Adbusters is probably, in many ways, an important influence on certain aspects of how I think about culture and politics today. And while I’m not quite a “no enemies on the left” sort of guy, I would in general rather spend my time working on something other than the unsympathetic critique of radical journals. Our culture kills them off easily enough without my help. But this magazine, which is in many ways so promising, seems locked into a strain of political perversity that renders it either something between useless and dangerous. Unhelpful at least. Frightening at the most.

What do you think?

Written by adswithoutproducts

March 7, 2007 at 12:05 am

7 Responses

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  1. Love it. This is a great little analysis picking out the dogmatic ascetic core of what seems to be cultural criticism.

    As a more general question. Is there any political value to sacrifice (the sacrifice of resources, which must also be the sacrifice of certain kinds of pleasure)? Or does it always serve the interest of an unsacrificing elite?


    March 7, 2007 at 1:06 pm

  2. Thanks, P.

    Well, perhaps there is. But of course it’s important to make sure that someone somehow receives the fruits of your sacrifice, right? Sacrifice for sacrifice’s sake doesn’t do much for anyone. And significantly, I think, gets the ends wrong.


    March 7, 2007 at 9:34 pm

  3. I too was an early subscriber to adbusters, and while the magazine still comes to my door, I rarely make it through a whole issue. I would like to make a pitch for its continued importance though.

    Despite its 15+ years of existence, I would agree that it is still driven by a somewhat inchoate ethical stance. Ascetic on the one hand and (paradoxically?) young/hip/punk/fun/rebellious on the other, I’d say that it does a good job of holding in a productive tension the dilemmas faced by urban activists today. We still want our shiny computers to work fast and we need to make money to buy those overpriced beers at the hip, yet rebellious local bar (not to mention our backpacking equipment and plane tickets to Brazil or Thailand), but at the same time we’re questioning the materialist priorities of previous generations and the mainstream.

    Is this a coherent ethical approach to the world? Maybe not.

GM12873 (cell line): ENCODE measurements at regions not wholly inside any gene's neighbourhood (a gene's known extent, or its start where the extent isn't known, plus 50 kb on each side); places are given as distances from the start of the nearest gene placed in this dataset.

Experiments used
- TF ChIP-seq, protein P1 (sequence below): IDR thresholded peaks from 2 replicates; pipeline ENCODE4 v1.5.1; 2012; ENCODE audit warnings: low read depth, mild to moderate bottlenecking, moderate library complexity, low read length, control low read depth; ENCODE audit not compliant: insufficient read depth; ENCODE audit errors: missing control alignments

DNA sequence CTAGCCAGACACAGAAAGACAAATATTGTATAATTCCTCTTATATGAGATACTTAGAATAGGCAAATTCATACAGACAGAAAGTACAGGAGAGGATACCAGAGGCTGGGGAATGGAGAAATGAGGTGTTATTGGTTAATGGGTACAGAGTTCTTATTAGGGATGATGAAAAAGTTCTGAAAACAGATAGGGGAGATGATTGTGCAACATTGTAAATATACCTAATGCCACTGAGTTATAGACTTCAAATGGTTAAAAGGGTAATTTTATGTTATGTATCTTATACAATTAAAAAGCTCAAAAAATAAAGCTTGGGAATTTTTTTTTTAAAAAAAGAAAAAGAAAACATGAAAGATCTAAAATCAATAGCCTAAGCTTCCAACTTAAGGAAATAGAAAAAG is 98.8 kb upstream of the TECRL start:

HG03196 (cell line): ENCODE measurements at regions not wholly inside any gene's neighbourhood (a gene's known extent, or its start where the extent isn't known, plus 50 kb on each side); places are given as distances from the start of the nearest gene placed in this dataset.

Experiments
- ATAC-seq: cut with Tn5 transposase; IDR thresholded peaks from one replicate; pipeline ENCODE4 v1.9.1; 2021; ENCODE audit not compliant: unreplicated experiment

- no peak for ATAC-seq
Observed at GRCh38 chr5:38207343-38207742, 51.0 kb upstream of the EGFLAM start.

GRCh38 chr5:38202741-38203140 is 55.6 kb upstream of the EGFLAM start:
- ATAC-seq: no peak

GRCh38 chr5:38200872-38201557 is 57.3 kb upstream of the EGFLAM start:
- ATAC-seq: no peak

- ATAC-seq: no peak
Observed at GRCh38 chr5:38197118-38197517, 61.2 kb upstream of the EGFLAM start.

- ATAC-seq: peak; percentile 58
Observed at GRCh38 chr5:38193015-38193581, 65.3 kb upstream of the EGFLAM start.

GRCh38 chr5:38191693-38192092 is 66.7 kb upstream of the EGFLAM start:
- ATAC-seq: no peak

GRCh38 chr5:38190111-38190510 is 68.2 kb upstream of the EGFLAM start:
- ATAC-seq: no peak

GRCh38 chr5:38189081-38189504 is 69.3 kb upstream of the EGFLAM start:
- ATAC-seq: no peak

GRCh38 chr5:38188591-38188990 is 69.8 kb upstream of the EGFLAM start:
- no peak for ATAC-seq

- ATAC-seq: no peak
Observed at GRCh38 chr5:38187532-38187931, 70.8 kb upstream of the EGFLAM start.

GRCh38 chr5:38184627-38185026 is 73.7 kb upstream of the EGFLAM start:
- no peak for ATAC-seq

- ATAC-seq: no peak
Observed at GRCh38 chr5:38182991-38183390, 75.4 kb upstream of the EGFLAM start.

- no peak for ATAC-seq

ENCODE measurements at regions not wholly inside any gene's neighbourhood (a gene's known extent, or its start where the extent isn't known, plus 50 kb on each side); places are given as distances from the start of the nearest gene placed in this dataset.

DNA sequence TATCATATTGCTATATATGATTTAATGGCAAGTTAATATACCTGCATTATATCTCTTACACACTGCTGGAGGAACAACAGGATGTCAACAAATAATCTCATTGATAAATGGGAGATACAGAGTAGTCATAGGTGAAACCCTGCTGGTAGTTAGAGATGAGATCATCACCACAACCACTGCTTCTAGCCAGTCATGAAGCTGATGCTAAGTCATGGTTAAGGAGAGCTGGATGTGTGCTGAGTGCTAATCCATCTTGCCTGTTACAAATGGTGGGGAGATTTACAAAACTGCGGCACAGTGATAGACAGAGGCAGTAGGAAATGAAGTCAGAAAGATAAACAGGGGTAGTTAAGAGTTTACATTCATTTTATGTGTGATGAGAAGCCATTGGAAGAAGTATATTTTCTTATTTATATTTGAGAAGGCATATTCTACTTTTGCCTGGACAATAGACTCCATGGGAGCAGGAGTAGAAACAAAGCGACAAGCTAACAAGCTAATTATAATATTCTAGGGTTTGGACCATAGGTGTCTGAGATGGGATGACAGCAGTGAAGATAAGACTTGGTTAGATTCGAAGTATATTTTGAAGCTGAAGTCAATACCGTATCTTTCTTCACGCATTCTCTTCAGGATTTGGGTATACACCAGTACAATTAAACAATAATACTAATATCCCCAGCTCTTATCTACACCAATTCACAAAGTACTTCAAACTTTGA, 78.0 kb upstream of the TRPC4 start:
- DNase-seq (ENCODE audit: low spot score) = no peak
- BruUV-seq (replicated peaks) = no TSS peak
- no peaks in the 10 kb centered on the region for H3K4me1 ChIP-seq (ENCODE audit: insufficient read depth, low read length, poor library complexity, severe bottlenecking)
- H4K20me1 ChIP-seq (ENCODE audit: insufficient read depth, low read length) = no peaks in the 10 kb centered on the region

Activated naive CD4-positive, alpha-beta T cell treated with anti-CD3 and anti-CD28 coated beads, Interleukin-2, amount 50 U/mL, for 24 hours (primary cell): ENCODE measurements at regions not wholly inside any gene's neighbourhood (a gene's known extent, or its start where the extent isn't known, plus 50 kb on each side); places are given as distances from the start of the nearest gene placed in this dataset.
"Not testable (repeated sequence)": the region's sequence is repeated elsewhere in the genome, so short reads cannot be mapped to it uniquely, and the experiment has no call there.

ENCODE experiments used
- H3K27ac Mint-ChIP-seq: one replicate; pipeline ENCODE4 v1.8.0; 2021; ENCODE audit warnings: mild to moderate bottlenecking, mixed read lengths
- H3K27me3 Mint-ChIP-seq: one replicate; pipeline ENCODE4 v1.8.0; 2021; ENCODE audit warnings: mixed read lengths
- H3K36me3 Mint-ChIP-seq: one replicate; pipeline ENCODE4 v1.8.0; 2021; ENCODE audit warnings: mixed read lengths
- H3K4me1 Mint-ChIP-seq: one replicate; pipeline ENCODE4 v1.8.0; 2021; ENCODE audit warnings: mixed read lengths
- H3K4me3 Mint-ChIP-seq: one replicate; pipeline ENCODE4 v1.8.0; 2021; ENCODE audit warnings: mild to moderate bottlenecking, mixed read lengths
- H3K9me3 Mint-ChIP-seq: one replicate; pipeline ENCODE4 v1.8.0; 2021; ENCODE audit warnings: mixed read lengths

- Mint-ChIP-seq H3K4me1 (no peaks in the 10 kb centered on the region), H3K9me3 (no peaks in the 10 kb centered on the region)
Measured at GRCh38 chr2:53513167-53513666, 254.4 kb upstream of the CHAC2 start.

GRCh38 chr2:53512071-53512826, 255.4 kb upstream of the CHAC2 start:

Is this possibly the beginning of a lifetime of questioning authority and becoming an agent of positive social change in the world? I would say yes.

    Adbusters in my mind has the function of a recruiting tool. Like the sexy subcultures of punk rock and hippiedom, Adbusters is a concrete example of something different. If you’re sick of your parents, your job, and your Time Magazine, Adbusters does a pretty good job of jumping off the shelf at you and giving you an up-to-the-month guide to a whole lot of stuff people in other parts of the world are trying to do to get out of the same cultural doldrums that you’ve found yourself in.

    At least that’s what happened to me when I plucked it off the shelf at my local bookstore in 11th grade, growing up in the culturally sterile and status-obsessed Silicon Valley.

    If it hadn’t been for adbusters, I might never have gotten so excited about becoming an activist or a social scientist or a documentarian or doing any of the other stuff I’m doing today.

    Maybe one key final point is that adbusters is a magazine that needs to stay fresh and seems to recycle a lot of its ideas potentially at the cost of losing readership from veterans like us, but standing to gain a lot by staying sexy, young, and continuing to jump off the shelves at its target audience.

    I don’t read Junior Scholastic or watch Reading Rainbow anymore, but if they still exist, I’m all for them!


    March 20, 2007 at 8:30 pm

  4. pansouth,

    Very well put. And you raise a very valid point. I am just increasingly worried about self-satisfied uselessness from the left. (In particular, in my case, the academic left.)